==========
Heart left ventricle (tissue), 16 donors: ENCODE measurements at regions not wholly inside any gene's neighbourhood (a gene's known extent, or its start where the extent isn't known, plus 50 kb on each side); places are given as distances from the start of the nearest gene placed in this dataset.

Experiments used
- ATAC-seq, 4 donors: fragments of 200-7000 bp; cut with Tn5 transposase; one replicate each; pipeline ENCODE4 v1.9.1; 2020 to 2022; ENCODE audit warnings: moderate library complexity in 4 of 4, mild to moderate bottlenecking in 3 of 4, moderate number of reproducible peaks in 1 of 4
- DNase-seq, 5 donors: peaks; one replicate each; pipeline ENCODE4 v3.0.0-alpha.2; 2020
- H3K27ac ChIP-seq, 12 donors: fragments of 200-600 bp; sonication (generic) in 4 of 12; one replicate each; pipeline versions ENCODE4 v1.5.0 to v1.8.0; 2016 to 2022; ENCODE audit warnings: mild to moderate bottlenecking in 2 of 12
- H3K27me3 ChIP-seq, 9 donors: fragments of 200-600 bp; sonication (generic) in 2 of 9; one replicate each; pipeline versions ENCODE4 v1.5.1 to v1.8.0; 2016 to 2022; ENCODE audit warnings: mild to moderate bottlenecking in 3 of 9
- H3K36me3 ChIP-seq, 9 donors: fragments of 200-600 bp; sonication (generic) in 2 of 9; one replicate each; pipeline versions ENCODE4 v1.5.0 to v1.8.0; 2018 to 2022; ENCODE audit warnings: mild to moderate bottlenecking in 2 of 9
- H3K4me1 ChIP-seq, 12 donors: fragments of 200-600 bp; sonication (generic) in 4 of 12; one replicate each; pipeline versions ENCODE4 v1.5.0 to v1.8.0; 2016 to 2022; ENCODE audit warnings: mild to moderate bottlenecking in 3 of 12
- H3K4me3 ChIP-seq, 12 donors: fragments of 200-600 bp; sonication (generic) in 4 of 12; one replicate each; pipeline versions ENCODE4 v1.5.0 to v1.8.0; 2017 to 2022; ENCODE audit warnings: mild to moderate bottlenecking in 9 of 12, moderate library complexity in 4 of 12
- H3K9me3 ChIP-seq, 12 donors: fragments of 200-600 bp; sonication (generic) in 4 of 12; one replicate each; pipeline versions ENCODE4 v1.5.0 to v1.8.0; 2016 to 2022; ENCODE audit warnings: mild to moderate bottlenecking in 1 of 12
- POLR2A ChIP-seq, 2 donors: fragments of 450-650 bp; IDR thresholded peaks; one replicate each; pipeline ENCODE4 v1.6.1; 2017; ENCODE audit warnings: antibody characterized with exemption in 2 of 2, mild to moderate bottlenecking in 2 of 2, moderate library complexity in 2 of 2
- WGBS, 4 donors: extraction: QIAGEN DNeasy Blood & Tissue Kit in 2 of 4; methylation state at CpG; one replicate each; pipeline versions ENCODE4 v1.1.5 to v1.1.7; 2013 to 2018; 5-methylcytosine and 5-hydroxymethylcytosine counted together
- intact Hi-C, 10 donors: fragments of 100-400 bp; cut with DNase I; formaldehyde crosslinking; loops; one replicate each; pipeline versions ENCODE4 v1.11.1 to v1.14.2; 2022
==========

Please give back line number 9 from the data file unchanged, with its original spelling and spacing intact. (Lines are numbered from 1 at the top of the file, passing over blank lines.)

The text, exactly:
- H3K4me3 ChIP-seq, 12 donors: fragments of 200-600 bp; sonication (generic) in 4 of 12; one replicate each; pipeline versions ENCODE4 v1.5.0 to v1.8.0; 2017 to 2022; ENCODE audit warnings: mild to moderate bottlenecking in 9 of 12, moderate library complexity in 4 of 12